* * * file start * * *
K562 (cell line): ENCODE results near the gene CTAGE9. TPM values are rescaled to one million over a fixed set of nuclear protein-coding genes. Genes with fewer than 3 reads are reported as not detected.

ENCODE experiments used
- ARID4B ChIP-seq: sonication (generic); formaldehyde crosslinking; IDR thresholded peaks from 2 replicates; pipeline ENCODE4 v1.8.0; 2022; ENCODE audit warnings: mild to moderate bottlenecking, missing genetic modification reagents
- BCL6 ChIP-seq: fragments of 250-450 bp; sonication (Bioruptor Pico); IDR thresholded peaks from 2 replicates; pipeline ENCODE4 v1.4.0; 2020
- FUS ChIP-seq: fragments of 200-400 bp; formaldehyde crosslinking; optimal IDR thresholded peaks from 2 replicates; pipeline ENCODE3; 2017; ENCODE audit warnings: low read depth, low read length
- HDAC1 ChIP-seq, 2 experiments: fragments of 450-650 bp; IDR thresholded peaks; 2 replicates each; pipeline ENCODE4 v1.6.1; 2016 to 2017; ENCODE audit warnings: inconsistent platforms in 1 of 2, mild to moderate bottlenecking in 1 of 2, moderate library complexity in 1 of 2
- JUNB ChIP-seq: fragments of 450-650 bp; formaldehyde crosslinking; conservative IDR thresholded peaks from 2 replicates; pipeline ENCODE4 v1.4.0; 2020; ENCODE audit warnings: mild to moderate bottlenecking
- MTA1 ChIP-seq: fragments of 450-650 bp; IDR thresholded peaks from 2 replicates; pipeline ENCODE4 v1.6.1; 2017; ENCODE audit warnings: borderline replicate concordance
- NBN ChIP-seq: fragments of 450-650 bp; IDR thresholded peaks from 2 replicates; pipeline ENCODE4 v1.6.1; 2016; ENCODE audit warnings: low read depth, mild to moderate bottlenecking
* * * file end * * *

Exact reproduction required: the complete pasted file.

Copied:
K562 (cell line): ENCODE results near the gene CTAGE9. TPM values are rescaled to one million over a fixed set of nuclear protein-coding genes. Genes with fewer than 3 reads are reported as not detected.

ENCODE experiments used
- ARID4B ChIP-seq: sonication (generic); formaldehyde crosslinking; IDR thresholded peaks from 2 replicates; pipeline ENCODE4 v1.8.0; 2022; ENCODE audit warnings: mild to moderate bottlenecking, missing genetic modification reagents
- BCL6 ChIP-seq: fragments of 250-450 bp; sonication (Bioruptor Pico); IDR thresholded peaks from 2 replicates; pipeline ENCODE4 v1.4.0; 2020
- FUS ChIP-seq: fragments of 200-400 bp; formaldehyde crosslinking; optimal IDR thresholded peaks from 2 replicates; pipeline ENCODE3; 2017; ENCODE audit warnings: low read depth, low read length
- HDAC1 ChIP-seq, 2 experiments: fragments of 450-650 bp; IDR thresholded peaks; 2 replicates each; pipeline ENCODE4 v1.6.1; 2016 to 2017; ENCODE audit warnings: inconsistent platforms in 1 of 2, mild to moderate bottlenecking in 1 of 2, moderate library complexity in 1 of 2
- JUNB ChIP-seq: fragments of 450-650 bp; formaldehyde crosslinking; conservative IDR thresholded peaks from 2 replicates; pipeline ENCODE4 v1.4.0; 2020; ENCODE audit warnings: mild to moderate bottlenecking
- MTA1 ChIP-seq: fragments of 450-650 bp; IDR thresholded peaks from 2 replicates; pipeline ENCODE4 v1.6.1; 2017; ENCODE audit warnings: borderline replicate concordance
- NBN ChIP-seq: fragments of 450-650 bp; IDR thresholded peaks from 2 replicates; pipeline ENCODE4 v1.6.1; 2016; ENCODE audit warnings: low read depth, mild to moderate bottlenecking